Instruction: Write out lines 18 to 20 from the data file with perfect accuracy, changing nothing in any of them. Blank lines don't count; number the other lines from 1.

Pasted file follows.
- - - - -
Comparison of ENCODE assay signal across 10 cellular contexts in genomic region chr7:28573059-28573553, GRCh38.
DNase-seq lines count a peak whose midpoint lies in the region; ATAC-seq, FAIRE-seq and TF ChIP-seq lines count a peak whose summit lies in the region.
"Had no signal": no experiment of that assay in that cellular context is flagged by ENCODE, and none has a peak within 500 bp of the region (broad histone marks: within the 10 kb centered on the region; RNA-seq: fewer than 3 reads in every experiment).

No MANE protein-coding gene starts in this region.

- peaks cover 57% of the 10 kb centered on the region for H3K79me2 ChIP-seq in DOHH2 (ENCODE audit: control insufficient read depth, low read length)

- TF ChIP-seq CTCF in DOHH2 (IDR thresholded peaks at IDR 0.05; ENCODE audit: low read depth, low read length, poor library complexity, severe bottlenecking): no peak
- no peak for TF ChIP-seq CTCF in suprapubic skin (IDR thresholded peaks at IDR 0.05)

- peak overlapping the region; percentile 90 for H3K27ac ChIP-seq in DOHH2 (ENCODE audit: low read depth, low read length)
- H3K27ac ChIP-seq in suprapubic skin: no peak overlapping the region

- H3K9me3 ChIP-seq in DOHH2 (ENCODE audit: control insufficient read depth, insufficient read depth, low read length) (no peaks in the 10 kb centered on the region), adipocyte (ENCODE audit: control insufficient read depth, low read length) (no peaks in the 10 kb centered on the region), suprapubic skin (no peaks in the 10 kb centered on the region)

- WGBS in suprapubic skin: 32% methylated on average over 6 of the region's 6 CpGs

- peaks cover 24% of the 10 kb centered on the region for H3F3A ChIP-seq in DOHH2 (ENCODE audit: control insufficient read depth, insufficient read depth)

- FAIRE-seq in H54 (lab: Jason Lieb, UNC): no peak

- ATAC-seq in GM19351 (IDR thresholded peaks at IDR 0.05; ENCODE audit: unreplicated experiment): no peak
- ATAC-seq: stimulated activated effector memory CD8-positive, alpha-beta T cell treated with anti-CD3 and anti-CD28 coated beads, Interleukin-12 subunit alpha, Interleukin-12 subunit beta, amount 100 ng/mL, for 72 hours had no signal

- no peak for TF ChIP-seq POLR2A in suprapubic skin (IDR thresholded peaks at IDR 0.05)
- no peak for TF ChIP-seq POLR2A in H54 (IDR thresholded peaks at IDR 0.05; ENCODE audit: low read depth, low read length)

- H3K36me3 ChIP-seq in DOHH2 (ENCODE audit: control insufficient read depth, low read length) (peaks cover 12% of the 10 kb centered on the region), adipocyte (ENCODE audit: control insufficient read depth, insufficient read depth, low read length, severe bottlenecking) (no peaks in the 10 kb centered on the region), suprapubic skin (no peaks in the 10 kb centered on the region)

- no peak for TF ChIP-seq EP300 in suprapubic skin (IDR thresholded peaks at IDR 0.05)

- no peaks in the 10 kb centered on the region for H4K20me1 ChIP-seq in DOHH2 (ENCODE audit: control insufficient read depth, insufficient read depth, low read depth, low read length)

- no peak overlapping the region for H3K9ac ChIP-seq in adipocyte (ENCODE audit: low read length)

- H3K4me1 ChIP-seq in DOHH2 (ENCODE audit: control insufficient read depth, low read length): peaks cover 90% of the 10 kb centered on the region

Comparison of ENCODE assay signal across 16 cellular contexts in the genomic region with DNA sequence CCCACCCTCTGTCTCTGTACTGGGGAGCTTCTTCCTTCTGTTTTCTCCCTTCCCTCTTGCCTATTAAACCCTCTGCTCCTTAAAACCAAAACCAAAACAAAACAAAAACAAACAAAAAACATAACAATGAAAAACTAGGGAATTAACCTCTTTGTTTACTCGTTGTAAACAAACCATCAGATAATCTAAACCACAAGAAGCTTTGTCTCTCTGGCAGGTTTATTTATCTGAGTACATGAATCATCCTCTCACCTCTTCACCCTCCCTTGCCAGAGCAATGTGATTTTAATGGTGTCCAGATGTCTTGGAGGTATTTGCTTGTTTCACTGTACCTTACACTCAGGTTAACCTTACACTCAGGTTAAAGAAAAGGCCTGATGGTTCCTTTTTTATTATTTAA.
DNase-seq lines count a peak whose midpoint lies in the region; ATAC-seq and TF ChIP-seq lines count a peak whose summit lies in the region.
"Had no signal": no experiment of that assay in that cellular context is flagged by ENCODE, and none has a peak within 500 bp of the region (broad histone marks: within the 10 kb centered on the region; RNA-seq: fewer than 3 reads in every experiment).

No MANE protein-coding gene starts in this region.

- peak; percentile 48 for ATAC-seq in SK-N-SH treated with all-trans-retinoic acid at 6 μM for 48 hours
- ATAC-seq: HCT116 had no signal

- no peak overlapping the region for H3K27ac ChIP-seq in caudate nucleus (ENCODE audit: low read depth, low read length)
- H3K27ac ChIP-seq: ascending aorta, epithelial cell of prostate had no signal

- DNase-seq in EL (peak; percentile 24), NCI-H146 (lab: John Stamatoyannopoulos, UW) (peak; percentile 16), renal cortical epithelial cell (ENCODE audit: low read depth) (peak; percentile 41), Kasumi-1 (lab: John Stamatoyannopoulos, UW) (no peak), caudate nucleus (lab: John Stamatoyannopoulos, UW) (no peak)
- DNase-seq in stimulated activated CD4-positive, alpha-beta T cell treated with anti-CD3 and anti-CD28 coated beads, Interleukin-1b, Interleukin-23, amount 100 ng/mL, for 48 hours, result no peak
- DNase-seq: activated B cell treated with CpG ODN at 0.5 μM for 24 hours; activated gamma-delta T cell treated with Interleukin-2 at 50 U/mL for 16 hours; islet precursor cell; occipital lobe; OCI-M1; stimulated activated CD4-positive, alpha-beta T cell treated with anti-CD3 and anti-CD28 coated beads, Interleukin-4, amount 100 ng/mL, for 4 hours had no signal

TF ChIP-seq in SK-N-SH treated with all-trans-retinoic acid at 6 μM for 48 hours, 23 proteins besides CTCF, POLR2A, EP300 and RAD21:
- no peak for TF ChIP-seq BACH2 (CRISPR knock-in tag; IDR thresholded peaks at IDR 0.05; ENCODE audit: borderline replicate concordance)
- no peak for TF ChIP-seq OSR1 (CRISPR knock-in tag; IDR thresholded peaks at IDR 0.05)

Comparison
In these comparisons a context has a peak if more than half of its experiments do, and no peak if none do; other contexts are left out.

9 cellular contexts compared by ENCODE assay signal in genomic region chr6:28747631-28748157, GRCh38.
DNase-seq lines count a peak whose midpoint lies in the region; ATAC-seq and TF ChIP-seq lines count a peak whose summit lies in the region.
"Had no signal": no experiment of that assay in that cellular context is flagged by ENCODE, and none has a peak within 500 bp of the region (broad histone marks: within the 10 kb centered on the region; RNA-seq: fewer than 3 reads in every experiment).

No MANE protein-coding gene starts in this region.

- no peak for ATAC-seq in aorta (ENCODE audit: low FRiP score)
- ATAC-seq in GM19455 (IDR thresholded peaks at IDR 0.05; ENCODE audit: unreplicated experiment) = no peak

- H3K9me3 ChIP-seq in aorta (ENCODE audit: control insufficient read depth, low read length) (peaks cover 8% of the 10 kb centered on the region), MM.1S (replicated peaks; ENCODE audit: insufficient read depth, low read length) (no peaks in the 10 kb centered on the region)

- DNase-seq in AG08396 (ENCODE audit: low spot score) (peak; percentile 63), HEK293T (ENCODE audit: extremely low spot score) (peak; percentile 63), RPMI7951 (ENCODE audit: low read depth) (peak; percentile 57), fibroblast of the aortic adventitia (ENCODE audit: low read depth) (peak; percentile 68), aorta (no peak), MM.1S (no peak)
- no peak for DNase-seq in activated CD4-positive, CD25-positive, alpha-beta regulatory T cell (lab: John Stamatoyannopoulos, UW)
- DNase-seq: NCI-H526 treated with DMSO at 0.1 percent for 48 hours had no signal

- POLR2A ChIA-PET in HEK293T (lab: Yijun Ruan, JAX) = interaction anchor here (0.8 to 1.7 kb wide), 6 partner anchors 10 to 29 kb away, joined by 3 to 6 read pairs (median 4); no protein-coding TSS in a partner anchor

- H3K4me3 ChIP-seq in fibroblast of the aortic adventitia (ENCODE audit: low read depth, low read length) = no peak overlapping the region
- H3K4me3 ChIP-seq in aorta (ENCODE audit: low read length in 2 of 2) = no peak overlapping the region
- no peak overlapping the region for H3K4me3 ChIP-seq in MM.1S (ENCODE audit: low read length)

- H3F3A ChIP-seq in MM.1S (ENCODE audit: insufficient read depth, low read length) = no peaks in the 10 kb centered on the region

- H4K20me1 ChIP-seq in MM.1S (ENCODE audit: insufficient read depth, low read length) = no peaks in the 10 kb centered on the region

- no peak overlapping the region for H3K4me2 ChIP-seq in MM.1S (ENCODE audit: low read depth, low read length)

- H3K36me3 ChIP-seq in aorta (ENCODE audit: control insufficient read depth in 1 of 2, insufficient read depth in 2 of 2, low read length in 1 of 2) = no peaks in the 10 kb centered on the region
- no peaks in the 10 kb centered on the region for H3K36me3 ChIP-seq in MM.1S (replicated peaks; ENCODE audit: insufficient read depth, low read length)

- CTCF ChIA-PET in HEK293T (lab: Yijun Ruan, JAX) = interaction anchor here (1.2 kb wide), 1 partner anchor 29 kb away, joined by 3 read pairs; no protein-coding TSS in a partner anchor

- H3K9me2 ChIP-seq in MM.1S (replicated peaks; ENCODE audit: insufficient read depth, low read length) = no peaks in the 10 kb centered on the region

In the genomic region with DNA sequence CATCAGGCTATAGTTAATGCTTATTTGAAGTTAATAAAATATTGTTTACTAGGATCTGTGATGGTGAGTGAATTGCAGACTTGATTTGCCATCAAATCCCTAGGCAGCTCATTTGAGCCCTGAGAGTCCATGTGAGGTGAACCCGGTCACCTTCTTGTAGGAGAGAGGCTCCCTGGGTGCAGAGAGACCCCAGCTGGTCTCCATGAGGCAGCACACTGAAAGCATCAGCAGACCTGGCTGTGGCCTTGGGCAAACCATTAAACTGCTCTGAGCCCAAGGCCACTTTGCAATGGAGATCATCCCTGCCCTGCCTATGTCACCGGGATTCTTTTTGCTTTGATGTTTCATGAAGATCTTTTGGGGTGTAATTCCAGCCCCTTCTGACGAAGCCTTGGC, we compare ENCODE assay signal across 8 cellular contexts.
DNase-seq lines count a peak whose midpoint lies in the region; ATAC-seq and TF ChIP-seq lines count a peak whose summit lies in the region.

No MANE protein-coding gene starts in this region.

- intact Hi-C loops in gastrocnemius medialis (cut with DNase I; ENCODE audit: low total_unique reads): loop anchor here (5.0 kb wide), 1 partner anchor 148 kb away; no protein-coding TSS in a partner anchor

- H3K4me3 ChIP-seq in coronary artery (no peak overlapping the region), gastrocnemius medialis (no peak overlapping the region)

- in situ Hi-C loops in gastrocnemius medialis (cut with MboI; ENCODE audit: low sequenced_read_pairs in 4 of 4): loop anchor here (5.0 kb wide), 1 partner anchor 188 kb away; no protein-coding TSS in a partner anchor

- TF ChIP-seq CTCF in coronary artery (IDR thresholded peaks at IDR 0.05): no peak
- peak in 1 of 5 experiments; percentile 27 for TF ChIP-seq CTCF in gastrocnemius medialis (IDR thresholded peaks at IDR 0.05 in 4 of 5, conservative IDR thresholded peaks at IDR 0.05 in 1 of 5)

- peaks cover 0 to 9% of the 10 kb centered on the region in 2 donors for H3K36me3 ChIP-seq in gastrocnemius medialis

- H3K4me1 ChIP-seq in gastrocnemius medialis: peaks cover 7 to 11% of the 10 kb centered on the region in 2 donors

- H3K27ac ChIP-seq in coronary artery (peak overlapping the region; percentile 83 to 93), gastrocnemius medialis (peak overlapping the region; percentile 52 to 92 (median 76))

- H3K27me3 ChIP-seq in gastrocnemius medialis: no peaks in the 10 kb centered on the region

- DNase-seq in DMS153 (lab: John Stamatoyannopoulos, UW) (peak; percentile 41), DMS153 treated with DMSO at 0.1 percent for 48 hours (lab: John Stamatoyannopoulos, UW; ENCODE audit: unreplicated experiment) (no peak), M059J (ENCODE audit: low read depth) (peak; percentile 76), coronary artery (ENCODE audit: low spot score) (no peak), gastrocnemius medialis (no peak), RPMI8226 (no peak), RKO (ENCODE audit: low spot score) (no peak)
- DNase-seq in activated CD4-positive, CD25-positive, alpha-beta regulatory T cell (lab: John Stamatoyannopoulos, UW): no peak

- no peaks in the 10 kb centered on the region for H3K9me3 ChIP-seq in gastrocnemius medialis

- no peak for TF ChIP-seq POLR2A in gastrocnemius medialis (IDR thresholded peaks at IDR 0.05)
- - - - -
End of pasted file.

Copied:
- H3K36me3 ChIP-seq in DOHH2 (ENCODE audit: control insufficient read depth, low read length) (peaks cover 12% of the 10 kb centered on the region), adipocyte (ENCODE audit: control insufficient read depth, insufficient read depth, low read length, severe bottlenecking) (no peaks in the 10 kb centered on the region), suprapubic skin (no peaks in the 10 kb centered on the region)

- no peak for TF ChIP-seq EP300 in suprapubic skin (IDR thresholded peaks at IDR 0.05)

- no peaks in the 10 kb centered on the region for H4K20me1 ChIP-seq in DOHH2 (ENCODE audit: control insufficient read depth, insufficient read depth, low read depth, low read length)